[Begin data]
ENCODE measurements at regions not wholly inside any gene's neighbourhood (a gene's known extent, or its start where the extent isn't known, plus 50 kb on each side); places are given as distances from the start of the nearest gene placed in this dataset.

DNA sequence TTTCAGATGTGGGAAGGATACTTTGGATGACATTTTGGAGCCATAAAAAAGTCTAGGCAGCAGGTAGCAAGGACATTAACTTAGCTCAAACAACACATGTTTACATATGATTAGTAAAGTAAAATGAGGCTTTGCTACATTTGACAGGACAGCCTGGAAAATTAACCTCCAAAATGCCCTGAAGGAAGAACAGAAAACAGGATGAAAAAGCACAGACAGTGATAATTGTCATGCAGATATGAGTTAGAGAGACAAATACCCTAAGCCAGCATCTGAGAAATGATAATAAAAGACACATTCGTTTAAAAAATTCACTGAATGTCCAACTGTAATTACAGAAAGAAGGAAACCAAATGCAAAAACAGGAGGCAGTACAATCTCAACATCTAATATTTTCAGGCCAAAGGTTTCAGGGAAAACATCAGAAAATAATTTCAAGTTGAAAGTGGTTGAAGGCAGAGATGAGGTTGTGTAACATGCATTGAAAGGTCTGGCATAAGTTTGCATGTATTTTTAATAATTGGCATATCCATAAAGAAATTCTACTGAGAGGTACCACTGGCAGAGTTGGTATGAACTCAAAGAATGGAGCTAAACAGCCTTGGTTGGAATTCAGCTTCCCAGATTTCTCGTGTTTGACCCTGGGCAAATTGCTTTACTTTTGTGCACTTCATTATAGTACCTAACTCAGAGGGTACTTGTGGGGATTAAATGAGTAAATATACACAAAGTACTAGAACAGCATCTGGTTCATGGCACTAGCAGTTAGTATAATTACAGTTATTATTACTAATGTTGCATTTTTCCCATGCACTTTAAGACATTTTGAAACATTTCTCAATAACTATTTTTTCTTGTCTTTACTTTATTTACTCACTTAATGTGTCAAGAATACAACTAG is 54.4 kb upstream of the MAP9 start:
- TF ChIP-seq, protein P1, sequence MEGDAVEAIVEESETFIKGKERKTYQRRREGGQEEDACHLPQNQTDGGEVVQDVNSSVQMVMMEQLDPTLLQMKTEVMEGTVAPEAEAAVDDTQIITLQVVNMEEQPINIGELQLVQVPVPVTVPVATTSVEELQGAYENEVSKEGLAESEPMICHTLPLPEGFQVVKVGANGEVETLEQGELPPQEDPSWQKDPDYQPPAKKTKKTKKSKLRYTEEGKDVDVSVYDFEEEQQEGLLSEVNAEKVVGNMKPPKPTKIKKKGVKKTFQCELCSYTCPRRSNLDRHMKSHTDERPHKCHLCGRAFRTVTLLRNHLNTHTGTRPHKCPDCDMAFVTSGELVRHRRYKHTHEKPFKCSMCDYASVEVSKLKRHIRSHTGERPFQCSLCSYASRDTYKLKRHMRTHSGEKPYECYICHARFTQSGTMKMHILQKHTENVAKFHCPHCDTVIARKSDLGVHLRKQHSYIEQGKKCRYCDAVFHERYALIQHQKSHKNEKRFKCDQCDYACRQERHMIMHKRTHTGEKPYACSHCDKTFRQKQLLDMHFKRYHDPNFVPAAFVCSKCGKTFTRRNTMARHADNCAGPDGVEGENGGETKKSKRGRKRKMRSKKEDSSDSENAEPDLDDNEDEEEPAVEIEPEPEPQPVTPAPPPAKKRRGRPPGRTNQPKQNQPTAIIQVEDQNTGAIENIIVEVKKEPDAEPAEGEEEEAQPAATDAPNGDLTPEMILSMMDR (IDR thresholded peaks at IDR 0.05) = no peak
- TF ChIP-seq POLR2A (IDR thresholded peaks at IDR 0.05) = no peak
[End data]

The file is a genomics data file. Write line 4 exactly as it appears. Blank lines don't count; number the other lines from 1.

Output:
- TF ChIP-seq POLR2A (IDR thresholded peaks at IDR 0.05) = no peak